Jump to content

  • Log In with Google      Sign In   
  • Create Account


#ActualMarkS

Posted 02 April 2013 - 07:02 PM

EarthBanana, what you seem to be suggesting is that I project the tiles and then cycle through them to find which are visible. This is terribly inefficient. What I am doing now is to project two vertices that are exactly 1 unit apart and measuring the distance between them. That gives me the exact size in pixels of an object after projection with the mvp matrix. After this, I divide the width and height of the view port by this value to get the exact number of rows and columns that are visible in the viewport. I then get the row and column of the tile in the center of projection. With this information, I can tell which columns are visible at the right and left sides of the view port and which rows are visible at the top and bottom of the view port. This result is exact. The tiles drawn are guaranteed to be visible with no false positives. The projected size of the tile, along with the row and columns extents only need to by calculated when the field of view or view port changes and can be stored. I only need to do about 4 divides and a few comparisons per frame.

What I *want* to do is two fold:

1.) I want to take the mvp matrix and determine the projected size without having to do the projection.
2.) I want to be able to calculate the field of view required to display a tile at a set size, say 256 pixels.

As MichaelNIII stated, this should be possible with soacahtoa. However, nothing I have done has worked. I can get the distance between the view point and the object from the mvp matrix (mvp[2][3]). Let's say that I want the tiles to be 256x256 pixels. According to soacahtoa, the field of view should be: 128/5(the distance in my case)*2. This doesn't work. The correct value is approximately 43.5113 degrees, found through testing, not the 51.2 degrees arrived from 128/5*2.

Equally, I should be able to tell the width in pixels by: ((5 / tan(60 / 2)) * 2) * 10(still not sure why 10 is necessary...). Once again, it doesn't work. The correct value, found by projection, is exactly 176.959 pixels, not 173.20 pixels.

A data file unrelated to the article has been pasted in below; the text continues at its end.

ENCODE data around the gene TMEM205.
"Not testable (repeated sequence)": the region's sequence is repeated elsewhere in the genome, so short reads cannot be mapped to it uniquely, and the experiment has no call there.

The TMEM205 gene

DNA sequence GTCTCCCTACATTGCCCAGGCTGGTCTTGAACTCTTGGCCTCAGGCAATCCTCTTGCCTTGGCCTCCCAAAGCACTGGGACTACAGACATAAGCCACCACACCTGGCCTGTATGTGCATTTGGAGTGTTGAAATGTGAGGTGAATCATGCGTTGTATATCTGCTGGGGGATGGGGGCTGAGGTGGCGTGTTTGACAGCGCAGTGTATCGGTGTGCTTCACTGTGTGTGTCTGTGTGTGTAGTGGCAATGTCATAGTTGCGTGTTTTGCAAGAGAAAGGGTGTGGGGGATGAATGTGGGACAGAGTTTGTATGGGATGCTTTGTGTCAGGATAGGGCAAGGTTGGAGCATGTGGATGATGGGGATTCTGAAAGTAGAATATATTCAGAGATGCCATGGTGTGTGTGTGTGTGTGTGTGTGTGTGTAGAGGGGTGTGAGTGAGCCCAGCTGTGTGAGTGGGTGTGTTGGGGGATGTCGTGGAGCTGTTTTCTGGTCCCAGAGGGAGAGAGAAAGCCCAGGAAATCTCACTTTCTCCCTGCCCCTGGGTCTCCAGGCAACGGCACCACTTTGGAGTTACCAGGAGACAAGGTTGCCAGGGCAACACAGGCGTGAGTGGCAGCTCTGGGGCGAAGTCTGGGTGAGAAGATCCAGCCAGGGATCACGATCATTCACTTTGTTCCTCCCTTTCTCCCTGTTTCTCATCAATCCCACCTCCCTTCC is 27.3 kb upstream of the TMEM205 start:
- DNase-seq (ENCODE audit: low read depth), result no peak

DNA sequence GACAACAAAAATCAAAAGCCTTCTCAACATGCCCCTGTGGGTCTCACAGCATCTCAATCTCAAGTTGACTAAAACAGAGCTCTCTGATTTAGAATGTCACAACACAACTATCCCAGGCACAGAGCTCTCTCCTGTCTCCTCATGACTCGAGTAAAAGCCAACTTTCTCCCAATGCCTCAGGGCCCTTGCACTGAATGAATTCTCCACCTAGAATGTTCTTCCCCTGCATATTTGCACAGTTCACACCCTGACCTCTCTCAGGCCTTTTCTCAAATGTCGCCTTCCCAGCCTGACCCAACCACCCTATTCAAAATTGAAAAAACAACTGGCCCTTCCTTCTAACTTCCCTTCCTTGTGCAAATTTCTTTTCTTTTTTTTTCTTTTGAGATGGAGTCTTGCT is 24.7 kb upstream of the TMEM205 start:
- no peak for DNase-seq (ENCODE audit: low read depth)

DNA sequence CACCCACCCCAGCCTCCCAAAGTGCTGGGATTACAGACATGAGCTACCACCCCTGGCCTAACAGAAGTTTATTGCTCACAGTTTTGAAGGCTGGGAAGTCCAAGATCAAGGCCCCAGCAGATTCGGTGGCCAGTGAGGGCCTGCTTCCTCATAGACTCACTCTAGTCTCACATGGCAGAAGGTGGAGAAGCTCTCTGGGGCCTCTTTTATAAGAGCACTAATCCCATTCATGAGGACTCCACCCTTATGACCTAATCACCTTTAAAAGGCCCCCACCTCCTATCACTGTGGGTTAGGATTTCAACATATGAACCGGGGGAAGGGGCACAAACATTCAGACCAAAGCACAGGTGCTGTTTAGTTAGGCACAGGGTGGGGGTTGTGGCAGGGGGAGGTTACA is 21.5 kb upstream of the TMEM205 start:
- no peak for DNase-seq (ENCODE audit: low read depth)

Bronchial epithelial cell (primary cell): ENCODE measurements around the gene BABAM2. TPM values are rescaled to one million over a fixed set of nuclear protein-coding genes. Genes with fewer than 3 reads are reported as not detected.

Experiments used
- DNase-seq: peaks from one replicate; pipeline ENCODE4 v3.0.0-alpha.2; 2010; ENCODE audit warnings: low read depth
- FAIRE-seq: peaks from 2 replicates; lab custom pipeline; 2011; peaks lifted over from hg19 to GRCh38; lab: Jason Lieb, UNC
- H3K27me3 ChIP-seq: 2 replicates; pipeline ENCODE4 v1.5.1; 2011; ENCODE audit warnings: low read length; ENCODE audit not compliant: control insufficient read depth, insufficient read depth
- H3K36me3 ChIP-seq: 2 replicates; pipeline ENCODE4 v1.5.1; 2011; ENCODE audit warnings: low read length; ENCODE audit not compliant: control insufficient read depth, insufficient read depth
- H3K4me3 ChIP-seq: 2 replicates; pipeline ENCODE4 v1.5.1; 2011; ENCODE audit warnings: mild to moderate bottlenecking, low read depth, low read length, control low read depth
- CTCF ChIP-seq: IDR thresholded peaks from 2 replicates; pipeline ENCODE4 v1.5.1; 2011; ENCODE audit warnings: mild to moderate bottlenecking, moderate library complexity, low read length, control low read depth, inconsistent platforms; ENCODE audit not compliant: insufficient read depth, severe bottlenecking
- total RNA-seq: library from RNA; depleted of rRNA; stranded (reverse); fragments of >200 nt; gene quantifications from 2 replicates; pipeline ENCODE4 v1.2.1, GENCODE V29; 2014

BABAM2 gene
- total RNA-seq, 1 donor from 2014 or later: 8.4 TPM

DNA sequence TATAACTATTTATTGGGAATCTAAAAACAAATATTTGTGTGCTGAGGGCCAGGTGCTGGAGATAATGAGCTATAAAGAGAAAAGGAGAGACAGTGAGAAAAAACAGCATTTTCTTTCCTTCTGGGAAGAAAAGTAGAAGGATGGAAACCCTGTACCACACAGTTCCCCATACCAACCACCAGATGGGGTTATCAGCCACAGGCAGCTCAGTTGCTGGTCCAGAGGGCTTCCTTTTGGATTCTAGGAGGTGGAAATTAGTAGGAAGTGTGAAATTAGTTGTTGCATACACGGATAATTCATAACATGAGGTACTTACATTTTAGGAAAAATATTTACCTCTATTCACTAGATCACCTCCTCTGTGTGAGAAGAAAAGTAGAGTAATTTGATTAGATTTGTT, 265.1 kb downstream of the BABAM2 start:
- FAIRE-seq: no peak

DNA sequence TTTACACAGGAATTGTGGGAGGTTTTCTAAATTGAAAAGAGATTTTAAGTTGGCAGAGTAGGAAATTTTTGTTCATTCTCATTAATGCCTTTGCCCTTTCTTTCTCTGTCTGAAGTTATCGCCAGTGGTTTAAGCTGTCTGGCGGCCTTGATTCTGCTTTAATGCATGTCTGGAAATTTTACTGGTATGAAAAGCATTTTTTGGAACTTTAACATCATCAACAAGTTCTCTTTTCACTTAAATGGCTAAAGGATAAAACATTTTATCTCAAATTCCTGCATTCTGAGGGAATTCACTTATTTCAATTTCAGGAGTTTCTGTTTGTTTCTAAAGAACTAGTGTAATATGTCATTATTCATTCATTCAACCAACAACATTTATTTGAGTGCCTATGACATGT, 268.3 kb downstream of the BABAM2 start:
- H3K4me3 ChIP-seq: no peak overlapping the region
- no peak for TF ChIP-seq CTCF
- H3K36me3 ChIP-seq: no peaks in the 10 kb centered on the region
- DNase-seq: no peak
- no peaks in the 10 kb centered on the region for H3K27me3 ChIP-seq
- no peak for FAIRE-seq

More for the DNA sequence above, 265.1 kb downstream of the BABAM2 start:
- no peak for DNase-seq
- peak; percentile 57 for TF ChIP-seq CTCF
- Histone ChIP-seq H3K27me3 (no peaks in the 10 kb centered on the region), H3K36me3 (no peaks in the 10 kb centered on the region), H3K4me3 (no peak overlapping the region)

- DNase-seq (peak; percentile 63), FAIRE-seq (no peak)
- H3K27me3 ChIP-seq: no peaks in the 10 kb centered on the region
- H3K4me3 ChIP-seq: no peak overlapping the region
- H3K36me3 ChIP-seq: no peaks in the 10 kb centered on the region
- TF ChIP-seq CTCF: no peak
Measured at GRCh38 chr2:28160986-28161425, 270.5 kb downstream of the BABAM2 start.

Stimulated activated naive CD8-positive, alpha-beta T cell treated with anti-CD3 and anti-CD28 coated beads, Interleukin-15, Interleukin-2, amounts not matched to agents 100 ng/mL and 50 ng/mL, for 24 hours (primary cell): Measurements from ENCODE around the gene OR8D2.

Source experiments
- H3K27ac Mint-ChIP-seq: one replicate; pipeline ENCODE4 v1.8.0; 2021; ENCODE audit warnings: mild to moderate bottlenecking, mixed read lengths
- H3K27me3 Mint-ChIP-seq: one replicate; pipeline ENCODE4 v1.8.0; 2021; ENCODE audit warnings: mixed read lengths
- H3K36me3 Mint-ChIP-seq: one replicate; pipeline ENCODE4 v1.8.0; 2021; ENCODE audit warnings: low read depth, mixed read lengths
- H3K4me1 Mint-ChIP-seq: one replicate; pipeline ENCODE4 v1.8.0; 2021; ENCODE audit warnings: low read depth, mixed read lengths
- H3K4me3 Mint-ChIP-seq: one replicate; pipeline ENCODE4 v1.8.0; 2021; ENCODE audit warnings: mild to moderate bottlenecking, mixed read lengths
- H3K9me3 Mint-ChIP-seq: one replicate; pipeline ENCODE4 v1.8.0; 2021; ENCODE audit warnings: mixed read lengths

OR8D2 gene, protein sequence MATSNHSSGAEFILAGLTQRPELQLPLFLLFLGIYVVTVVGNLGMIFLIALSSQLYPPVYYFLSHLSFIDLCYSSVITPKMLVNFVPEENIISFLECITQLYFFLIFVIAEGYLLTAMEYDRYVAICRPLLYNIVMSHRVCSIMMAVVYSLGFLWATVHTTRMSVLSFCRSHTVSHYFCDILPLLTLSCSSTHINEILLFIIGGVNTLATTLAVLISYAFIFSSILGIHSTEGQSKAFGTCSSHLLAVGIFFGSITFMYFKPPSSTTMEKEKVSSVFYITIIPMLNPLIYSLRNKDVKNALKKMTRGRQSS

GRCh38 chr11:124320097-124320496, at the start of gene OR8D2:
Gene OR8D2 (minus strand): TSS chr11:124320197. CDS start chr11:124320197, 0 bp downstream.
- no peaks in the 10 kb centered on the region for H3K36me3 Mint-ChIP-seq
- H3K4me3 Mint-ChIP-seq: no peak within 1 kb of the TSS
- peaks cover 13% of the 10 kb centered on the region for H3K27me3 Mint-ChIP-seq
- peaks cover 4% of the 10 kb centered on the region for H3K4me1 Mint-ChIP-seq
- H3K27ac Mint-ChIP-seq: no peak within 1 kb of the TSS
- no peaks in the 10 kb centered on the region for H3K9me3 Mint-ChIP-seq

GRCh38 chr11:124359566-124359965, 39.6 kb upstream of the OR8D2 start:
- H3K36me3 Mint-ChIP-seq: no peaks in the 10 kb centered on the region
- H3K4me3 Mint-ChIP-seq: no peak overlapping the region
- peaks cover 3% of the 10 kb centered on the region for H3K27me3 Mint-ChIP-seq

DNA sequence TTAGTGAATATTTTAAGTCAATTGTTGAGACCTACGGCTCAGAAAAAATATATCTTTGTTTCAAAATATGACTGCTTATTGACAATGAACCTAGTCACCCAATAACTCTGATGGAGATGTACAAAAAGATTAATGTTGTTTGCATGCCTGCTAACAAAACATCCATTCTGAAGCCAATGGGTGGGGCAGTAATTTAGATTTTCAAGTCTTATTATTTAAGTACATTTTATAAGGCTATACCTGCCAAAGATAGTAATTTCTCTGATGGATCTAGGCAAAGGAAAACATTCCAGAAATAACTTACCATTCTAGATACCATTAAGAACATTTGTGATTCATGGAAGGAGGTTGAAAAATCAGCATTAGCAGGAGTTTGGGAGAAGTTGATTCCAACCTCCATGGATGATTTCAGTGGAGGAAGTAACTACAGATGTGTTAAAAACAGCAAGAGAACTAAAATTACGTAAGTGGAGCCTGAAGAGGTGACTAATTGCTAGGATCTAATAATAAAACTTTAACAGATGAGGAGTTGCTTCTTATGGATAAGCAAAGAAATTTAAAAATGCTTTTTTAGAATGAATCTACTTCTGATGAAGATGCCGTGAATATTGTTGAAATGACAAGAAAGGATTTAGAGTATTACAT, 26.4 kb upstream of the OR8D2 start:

My best guess is that the problem lies in that the distance is in units, not pixels. I would need to convert the distance to pixels or the pixel size to units. I'm not sure how to do this, or even if it is possible.

Unless someone can explain what I'm doing wrong, I am just going to stick with what I have.

#2MarkS

Posted 02 April 2013 - 07:01 PM

EarthBanana, what you seem to be suggesting is that I project the tiles and then cycle through them to find which are visible. This is terribly inefficient. What I am doing now is to project two vertices that are exactly 1 unit apart and measuring the distance between them. That gives me the exact size in pixels of an object after projection with the mvp matrix. After this, I divide the width and height of the view port by this value to get the exact number of rows and columns that are visible in the viewport. I then get the row and column of the tile in the center of projection. With this information, I can tell which columns are visible at the right and left sides of the view port and which rows are visible at the top and bottom of the view port. This result is exact. The tiles drawn are guaranteed to be visible with no false positives. The projected size of the tile, along with the row and columns extents only need to by calculated when the field of view or view port changes and can be stored. I only need to do about 4 divides and a few comparisons per frame.

What I *want* to do is two fold: